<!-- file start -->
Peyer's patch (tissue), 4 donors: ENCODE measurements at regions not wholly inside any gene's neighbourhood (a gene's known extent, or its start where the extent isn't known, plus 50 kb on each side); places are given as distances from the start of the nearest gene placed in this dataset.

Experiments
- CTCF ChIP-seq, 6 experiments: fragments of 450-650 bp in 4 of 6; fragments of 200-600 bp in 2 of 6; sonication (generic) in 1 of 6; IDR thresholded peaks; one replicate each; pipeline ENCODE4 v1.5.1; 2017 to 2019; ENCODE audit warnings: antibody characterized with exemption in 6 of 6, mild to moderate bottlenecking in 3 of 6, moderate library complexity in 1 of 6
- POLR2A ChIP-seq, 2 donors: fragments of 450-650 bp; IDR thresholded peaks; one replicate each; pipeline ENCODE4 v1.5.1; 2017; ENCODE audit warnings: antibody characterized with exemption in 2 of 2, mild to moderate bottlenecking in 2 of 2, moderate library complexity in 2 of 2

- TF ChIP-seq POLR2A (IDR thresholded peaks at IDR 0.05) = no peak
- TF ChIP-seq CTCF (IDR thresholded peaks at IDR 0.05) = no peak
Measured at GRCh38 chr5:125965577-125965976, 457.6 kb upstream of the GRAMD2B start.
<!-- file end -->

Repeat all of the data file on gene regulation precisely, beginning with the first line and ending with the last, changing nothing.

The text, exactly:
Peyer's patch (tissue), 4 donors: ENCODE measurements at regions not wholly inside any gene's neighbourhood (a gene's known extent, or its start where the extent isn't known, plus 50 kb on each side); places are given as distances from the start of the nearest gene placed in this dataset.

Experiments
- CTCF ChIP-seq, 6 experiments: fragments of 450-650 bp in 4 of 6; fragments of 200-600 bp in 2 of 6; sonication (generic) in 1 of 6; IDR thresholded peaks; one replicate each; pipeline ENCODE4 v1.5.1; 2017 to 2019; ENCODE audit warnings: antibody characterized with exemption in 6 of 6, mild to moderate bottlenecking in 3 of 6, moderate library complexity in 1 of 6
- POLR2A ChIP-seq, 2 donors: fragments of 450-650 bp; IDR thresholded peaks; one replicate each; pipeline ENCODE4 v1.5.1; 2017; ENCODE audit warnings: antibody characterized with exemption in 2 of 2, mild to moderate bottlenecking in 2 of 2, moderate library complexity in 2 of 2

- TF ChIP-seq POLR2A (IDR thresholded peaks at IDR 0.05) = no peak
- TF ChIP-seq CTCF (IDR thresholded peaks at IDR 0.05) = no peak
Measured at GRCh38 chr5:125965577-125965976, 457.6 kb upstream of the GRAMD2B start.